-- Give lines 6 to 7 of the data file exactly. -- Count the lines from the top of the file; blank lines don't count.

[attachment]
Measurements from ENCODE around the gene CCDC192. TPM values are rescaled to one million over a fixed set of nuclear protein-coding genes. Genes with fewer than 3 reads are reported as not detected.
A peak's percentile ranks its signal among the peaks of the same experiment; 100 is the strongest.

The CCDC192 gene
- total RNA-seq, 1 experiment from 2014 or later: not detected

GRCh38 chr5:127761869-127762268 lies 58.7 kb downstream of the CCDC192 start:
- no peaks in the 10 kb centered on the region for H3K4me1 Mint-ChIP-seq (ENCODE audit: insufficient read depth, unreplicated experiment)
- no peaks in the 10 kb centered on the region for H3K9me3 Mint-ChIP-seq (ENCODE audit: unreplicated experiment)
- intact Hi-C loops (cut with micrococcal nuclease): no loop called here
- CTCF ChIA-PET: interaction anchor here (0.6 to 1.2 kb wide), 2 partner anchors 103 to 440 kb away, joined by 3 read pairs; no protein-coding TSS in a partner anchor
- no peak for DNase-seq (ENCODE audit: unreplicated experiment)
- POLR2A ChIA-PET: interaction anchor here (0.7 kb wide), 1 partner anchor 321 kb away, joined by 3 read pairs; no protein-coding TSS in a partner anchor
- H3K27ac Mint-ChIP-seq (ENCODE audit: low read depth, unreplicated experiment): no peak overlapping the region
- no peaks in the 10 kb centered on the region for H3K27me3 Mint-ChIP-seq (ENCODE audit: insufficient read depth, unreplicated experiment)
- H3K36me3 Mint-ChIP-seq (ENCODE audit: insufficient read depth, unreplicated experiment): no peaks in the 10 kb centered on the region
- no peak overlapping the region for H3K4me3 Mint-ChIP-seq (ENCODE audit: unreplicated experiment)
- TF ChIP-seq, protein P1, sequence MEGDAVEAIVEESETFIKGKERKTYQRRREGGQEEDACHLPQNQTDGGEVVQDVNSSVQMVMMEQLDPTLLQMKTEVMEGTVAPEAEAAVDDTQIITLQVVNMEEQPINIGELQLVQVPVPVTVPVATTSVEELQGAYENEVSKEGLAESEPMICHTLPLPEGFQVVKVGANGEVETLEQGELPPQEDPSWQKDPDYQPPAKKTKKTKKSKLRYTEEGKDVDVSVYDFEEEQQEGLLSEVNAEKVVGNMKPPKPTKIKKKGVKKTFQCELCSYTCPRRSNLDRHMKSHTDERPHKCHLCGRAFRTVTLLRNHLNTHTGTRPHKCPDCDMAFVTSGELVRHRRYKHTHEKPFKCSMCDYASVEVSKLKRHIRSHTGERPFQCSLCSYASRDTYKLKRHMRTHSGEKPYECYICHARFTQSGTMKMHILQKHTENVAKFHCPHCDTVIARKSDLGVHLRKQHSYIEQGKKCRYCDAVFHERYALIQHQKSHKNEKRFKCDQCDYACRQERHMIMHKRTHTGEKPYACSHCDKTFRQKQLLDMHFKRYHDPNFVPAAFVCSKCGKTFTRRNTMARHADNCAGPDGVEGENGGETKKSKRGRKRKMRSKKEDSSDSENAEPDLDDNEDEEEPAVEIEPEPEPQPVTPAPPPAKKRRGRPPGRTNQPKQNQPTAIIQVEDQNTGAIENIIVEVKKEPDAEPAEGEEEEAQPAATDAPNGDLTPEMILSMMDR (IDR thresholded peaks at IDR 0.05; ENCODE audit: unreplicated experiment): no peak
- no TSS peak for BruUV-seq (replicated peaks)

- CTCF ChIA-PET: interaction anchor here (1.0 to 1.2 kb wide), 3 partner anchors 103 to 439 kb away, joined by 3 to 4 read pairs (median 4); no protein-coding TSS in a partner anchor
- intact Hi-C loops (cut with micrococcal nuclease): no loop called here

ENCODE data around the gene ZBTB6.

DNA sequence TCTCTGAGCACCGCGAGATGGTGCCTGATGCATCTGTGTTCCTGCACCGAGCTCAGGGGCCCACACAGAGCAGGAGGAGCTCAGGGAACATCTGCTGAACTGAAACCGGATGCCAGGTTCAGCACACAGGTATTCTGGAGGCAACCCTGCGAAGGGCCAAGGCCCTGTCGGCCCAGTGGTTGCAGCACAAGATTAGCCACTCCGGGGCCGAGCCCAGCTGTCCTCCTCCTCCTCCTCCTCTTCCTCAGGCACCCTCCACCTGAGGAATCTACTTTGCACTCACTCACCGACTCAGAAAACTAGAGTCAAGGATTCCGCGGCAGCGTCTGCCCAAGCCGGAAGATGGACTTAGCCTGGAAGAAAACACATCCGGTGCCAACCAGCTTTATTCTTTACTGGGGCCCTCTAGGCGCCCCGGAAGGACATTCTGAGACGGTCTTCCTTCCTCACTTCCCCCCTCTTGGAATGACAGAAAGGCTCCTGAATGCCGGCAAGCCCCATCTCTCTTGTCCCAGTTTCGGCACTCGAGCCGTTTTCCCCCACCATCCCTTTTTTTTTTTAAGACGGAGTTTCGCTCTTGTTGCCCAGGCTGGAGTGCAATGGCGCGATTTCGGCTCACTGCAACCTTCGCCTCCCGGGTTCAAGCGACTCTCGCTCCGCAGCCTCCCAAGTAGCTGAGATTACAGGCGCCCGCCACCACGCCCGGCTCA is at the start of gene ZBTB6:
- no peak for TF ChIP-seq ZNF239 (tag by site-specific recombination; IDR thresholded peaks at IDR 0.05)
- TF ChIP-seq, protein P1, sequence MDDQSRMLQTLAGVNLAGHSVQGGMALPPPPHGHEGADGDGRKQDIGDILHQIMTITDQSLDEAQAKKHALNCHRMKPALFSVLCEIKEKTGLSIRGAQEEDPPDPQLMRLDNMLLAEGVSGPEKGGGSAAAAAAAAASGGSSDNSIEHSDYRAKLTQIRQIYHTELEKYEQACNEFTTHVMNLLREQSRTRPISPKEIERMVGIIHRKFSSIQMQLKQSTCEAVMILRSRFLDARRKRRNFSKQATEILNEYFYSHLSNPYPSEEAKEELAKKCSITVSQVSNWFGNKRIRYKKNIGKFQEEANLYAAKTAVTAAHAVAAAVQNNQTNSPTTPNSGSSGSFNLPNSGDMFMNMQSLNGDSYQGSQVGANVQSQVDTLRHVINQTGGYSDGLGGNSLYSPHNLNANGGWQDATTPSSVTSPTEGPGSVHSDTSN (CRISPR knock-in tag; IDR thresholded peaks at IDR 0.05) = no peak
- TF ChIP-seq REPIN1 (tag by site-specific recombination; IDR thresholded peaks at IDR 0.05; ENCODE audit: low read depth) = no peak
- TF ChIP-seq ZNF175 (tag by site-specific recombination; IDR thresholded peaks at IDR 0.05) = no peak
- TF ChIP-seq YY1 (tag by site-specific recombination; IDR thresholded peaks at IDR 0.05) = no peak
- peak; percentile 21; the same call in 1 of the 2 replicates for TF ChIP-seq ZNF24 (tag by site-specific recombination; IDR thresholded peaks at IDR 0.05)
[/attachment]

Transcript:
- no peaks in the 10 kb centered on the region for H3K4me1 Mint-ChIP-seq (ENCODE audit: insufficient read depth, unreplicated experiment)
- no peaks in the 10 kb centered on the region for H3K9me3 Mint-ChIP-seq (ENCODE audit: unreplicated experiment)